Inspiration, and the counterforce that comes with it

. 1 min read

Have you ever noticed that when you get a rush of inspiration, you very rarely actually get down to doing the things you're inspired to do? It's as if you fear that the inspiration was false and that trying the deed would prove it was never there. Or as if you fear that if you go with the inspiration, you realize you can't do it; you can't live up to the expectation the inspiration had for you.

So what's going on here? Is this Resistance again the way Steven Pressfield puts it? Or is it the fear of failure?

Maybe it's both. The way I see it, the need to avoid commitment is intrinsic in the psyche of man. The moment you get excited to do something, you also get its counterforce: the feeling, the voice that instructs you not to commit, not to try, not to bother, because it's safer to keep your options open.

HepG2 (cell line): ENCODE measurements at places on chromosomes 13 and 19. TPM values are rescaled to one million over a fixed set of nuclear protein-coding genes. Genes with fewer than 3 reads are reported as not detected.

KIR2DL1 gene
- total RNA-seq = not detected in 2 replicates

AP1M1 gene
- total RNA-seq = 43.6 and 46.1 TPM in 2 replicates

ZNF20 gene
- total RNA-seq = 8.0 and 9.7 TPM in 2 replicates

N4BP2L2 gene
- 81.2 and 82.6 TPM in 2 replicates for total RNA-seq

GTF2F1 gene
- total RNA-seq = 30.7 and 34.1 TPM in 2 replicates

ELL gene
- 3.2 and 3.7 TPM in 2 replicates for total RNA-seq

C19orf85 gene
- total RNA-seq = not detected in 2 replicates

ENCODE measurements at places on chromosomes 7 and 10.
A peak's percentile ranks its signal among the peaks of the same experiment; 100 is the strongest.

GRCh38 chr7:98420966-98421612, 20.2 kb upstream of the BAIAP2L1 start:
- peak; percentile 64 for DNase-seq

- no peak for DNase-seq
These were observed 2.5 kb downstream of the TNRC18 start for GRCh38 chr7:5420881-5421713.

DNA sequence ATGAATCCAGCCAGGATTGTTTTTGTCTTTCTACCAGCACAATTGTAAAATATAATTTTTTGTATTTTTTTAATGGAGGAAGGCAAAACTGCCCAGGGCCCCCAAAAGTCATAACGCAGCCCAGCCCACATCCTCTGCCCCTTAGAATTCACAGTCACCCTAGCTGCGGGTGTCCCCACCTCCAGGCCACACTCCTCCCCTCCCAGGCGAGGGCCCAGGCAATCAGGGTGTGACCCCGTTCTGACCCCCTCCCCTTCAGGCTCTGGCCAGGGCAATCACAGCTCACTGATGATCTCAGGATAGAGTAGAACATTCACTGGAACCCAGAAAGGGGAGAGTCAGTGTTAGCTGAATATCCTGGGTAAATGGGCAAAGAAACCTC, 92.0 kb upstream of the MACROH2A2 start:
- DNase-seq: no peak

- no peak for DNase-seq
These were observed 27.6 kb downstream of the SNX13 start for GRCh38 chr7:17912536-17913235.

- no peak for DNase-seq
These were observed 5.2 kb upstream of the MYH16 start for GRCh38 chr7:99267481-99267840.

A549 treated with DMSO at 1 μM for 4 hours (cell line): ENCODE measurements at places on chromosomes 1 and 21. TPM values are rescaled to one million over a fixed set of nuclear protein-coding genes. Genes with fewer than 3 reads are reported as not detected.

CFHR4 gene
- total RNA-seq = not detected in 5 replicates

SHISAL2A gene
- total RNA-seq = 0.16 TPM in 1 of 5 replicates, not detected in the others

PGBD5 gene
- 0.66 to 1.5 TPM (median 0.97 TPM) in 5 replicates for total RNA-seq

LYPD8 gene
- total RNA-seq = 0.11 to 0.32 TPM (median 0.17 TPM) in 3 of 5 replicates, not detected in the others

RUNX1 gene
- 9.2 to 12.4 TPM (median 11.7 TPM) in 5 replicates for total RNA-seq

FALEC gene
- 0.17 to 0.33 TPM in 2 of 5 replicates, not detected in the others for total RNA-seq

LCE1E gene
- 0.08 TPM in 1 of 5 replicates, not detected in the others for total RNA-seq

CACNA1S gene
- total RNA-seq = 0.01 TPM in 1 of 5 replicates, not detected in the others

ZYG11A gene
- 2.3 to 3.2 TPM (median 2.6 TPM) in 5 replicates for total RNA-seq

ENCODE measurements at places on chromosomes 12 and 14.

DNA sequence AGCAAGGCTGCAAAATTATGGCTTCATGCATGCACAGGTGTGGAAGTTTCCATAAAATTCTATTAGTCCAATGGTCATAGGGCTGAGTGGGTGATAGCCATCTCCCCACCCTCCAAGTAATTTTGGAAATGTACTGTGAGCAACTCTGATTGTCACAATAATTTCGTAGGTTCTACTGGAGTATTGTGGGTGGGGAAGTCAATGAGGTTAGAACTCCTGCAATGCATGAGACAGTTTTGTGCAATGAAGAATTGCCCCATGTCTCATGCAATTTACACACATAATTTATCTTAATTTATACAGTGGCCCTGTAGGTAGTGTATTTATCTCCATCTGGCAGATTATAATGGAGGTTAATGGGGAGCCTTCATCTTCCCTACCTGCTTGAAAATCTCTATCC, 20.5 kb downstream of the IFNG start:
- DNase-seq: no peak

Who knows; maybe if you defied the voice and actually tried and followed the inspiration, you'd find something meaningful to do. Something you'd like to do for the rest of your life.

But doing a singular thing for the rest of your life, devoting your existence to it, is not very beneficial in terms of survival. Our ancestors had to be able to adapt to circumstances and learn new skills in order to survive. Life in today's world is different - it's actually beneficial to you to niche your skills - but your subconsciousness, your psyche that has yet to catch up with the modern world, still thinks the old way.

Your subconscious will tell you not to go with the inspiration because it thinks you'll die if you do. It thinks devoting yourself to passion projects is meaningless and not worth the risk. It thinks you're dumb to do it. And it tries its hardest to make its case to you.

The question is: which will you listen? The inspiration - the gut feeling you cannot explain - or the voice in your psyche, still living in The Stone Age?